A Single Bench of the Delhi High Court in the case of, Sacheerome Advanced Technologies (SAT) v. NEC Technologies Private Limited (NECI), [O.M.P. (T) (COMM) 34 of 2022, dated March 29, 2022] has held that, petition under Section 14 of the Arbitration and Conciliation Act, 1996 (“Act”) cannot be filed to challenge the appointment of an arbitral tribunal on the grounds mentioned under Section 12(3) of the Act, i.e. on the ground of justifiable doubts as to the independence or impartiality of an arbitrator and noted that, such a challenge must be initiated in accordance with the procedure laid down under Section 13 of the Act.
The petitioner filed a petition under Section 11 of the Act, seeking appointment of an arbitrator. The said petition was allowed, and an arbitrator was appointed to adjudicate the dispute between the parties. As the said arbitrator expired during the pendency of the arbitral proceedings, the Court on an application filed by the petitioner appointed another arbitrator to decide the disputes between the parties. The newly appointed arbitrator made disclosures as required under Schedule V and VII of the Act. The parties accepted the disclosure and unreservedly participated in the arbitration proceedings. Subsequently, the said arbitrator disclosed that she had worked as junior to one of the senior counsels appearing for the petitioner. She had also worked with the law firm which had subsequently split and after the split she was associated with the resultant firm as a Partner (not representing the respondent). The other resultant firm, pursuant to split was representing the respondent.
The petitioner being aggrieved by the manner in which the arbitral tribunal had conducted the arbitral proceedings, filed an application under Section 14 of the Act seeking removal of the said arbitrator on the following grounds as mentioned hereinbelow:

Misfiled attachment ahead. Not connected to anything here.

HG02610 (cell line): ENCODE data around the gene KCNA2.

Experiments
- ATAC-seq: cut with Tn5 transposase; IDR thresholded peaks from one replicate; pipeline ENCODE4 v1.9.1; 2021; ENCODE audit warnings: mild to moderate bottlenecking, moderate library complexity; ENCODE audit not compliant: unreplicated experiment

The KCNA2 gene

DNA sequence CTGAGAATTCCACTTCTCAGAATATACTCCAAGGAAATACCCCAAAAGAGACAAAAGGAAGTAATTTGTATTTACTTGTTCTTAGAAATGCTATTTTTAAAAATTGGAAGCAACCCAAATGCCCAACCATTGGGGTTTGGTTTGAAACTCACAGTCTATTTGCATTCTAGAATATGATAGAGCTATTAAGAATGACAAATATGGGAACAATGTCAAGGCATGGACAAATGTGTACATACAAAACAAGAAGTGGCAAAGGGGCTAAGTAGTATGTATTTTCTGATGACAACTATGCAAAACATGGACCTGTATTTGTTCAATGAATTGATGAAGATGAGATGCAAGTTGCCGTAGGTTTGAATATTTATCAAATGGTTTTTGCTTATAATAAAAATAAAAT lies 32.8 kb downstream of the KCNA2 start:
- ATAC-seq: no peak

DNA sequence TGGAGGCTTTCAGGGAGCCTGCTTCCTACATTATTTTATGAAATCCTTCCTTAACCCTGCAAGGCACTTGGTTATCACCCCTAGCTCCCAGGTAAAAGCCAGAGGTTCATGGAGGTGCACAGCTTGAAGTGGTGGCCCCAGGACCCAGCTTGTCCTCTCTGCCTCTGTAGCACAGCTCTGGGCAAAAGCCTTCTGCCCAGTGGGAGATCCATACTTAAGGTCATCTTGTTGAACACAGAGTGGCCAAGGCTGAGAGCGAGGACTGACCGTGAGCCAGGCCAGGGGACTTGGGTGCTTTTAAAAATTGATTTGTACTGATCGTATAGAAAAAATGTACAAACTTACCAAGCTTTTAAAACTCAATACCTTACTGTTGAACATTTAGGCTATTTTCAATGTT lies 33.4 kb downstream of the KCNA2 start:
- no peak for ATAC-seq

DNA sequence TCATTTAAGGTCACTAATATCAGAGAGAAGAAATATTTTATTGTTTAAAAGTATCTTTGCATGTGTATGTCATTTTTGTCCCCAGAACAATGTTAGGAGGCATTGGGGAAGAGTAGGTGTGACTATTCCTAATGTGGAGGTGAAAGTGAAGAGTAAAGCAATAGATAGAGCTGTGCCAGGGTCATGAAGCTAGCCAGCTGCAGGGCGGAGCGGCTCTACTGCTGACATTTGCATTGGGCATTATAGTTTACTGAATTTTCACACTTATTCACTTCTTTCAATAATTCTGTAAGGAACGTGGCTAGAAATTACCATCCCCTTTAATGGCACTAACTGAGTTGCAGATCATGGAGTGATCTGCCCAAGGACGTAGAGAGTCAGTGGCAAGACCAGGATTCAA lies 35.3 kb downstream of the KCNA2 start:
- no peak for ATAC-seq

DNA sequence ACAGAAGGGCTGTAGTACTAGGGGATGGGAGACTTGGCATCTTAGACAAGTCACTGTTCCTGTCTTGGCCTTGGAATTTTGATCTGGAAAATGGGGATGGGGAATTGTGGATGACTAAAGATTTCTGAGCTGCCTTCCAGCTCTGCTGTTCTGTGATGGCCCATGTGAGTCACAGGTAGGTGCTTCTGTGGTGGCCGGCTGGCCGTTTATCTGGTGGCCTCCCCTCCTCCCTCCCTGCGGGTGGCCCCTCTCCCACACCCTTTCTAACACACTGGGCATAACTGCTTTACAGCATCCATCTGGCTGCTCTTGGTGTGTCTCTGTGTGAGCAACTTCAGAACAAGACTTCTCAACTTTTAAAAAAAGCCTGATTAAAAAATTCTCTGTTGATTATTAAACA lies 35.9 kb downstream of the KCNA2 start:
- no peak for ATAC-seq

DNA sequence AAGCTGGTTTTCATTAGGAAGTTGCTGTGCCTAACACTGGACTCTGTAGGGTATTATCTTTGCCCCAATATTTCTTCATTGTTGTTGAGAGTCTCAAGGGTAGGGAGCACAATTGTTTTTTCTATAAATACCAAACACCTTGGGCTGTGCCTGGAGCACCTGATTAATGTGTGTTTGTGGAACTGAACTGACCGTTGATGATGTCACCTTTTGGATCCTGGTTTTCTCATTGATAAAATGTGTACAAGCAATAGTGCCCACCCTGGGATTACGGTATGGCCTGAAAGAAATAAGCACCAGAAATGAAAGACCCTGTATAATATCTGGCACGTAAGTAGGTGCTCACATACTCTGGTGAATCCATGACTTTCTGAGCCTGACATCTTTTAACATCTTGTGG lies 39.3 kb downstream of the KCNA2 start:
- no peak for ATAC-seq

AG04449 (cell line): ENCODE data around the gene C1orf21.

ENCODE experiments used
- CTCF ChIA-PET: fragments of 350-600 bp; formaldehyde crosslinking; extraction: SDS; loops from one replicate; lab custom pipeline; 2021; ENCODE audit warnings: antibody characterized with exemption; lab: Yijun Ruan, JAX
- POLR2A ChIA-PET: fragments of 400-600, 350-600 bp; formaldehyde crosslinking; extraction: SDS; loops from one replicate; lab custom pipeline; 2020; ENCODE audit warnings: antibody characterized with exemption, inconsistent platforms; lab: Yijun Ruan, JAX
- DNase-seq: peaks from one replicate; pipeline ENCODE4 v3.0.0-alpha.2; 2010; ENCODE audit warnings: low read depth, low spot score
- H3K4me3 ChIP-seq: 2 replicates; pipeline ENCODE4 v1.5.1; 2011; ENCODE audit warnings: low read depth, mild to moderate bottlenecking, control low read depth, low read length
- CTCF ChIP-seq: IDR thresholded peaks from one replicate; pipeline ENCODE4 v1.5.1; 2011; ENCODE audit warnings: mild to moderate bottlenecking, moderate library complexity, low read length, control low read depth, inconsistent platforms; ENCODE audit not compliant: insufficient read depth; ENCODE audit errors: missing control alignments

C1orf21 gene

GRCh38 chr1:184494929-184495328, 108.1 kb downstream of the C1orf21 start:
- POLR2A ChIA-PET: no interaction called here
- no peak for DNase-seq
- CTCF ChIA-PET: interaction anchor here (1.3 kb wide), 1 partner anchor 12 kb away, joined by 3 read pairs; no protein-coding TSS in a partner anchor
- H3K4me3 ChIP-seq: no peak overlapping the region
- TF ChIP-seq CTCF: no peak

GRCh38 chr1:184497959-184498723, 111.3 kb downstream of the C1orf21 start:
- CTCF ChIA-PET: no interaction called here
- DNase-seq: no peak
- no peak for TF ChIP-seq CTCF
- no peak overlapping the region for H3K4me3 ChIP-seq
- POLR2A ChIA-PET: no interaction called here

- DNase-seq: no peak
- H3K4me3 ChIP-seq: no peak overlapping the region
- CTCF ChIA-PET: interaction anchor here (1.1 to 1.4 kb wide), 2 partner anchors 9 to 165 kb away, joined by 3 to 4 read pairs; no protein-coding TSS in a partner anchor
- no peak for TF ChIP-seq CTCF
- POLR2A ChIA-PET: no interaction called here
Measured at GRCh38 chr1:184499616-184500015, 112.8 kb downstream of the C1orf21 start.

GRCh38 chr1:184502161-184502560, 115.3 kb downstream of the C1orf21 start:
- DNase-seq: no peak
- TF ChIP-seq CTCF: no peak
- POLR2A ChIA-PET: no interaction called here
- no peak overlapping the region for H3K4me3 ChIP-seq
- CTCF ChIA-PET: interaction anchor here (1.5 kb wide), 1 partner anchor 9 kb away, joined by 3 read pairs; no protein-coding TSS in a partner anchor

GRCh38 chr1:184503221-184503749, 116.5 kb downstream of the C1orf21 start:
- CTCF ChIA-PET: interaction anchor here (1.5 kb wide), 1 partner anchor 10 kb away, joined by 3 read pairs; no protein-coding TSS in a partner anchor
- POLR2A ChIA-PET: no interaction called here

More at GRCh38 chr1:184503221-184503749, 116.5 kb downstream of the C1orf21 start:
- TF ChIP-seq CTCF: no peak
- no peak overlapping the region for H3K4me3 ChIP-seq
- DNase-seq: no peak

Whether Section 14 of the Act provides a separate remedy available to parties to challenge the appointment of an arbitrator?
Decision of the Court:
The court held that the said petition filed by the petitioner under Section 14 (1) of the Act challenging the appointment of the arbitral tribunal was not maintainable. According to the Court, a petition under Section 14(1) of Act cannot be filed to challenge the appointment of the arbitral tribunal on the grounds set out under Section 12(3) of the Act and any party seeking to challenge the appointment of the arbitrator is required to do so in accordance with the procedure set out in Section 13 of the Act. In the first instance, the said challenge is required to be considered by the arbitral tribunal. In terms of sub-section (3) of Section 13 of the Act, the learned arbitrator could either withdraw from the office failing which the arbitral tribunal is required to decide the said challenge. In terms of Sub-section (4) of Section 13 of the Act, if the challenge is not successful, the arbitral tribunal is required to continue with the arbitral proceedings and make an award. In such circumstances, the only recourse available to a party challenging the appointment of an arbitrator under Section 13 of the Act, is to wait for the arbitral award and if aggrieved, take recourse to the provisions as set out under Section 34 of the Act.
Insofar as a challenge to the arbitral tribunal in the circumstances referred to in Section 12(3) of the Act is concerned, recourse to Section 14 of the Act would be available only on two grounds; first, where the arbitrator becomes de jure or de facto unable to perform his functions or for others fails to act without undue delay and second, where the arbitrator withdraws from his office, or the parties agree to the termination of his mandate. As opposed to this, in a challenge where grounds stated in Schedule V are disclosed giving rise to the justifiable doubts as to the arbitrator’s independence or impartiality, the same needs to be determined with due regard to the facts of the particular challenge by the arbitral tribunal under Section 13 of the Act. The Court thus ruled that, the contention that Section 14 of the Act provides a separate remedy to the parties to challenge the appointment of an arbitrator, notwithstanding the provisions of Section 13 of the Act, is without any merit. The Delhi High Court thus, dismissed the petition filed by the petitioner and imposed a cost of Rs. 25,000 on the petitioner.
Please find attached a copy of the judgment.
This update has been contributed by Murtaza Kachwalla (Partner) and Jaisha Sabavala (Associate).
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